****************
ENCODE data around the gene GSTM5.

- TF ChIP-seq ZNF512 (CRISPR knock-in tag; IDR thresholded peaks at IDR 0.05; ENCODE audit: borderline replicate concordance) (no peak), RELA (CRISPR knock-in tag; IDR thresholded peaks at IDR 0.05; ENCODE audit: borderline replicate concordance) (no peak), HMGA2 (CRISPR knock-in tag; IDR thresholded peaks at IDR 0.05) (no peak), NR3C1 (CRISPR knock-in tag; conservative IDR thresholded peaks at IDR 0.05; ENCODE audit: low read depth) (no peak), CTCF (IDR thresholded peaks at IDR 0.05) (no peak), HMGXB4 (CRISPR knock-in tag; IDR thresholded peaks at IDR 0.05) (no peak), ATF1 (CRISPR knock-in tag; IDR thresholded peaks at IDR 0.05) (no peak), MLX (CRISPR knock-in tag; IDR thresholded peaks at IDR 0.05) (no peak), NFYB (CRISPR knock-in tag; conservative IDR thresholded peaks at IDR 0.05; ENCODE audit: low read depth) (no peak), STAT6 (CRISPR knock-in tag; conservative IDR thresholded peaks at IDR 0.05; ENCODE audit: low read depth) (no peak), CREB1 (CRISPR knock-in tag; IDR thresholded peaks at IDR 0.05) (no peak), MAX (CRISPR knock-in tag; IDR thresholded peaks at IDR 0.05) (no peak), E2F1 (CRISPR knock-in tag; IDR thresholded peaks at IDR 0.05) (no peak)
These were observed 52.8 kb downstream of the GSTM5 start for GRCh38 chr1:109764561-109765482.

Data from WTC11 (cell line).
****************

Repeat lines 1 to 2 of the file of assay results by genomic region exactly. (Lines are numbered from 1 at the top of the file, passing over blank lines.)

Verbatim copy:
ENCODE data around the gene GSTM5.

- TF ChIP-seq ZNF512 (CRISPR knock-in tag; IDR thresholded peaks at IDR 0.05; ENCODE audit: borderline replicate concordance) (no peak), RELA (CRISPR knock-in tag; IDR thresholded peaks at IDR 0.05; ENCODE audit: borderline replicate concordance) (no peak), HMGA2 (CRISPR knock-in tag; IDR thresholded peaks at IDR 0.05) (no peak), NR3C1 (CRISPR knock-in tag; conservative IDR thresholded peaks at IDR 0.05; ENCODE audit: low read depth) (no peak), CTCF (IDR thresholded peaks at IDR 0.05) (no peak), HMGXB4 (CRISPR knock-in tag; IDR thresholded peaks at IDR 0.05) (no peak), ATF1 (CRISPR knock-in tag; IDR thresholded peaks at IDR 0.05) (no peak), MLX (CRISPR knock-in tag; IDR thresholded peaks at IDR 0.05) (no peak), NFYB (CRISPR knock-in tag; conservative IDR thresholded peaks at IDR 0.05; ENCODE audit: low read depth) (no peak), STAT6 (CRISPR knock-in tag; conservative IDR thresholded peaks at IDR 0.05; ENCODE audit: low read depth) (no peak), CREB1 (CRISPR knock-in tag; IDR thresholded peaks at IDR 0.05) (no peak), MAX (CRISPR knock-in tag; IDR thresholded peaks at IDR 0.05) (no peak), E2F1 (CRISPR knock-in tag; IDR thresholded peaks at IDR 0.05) (no peak)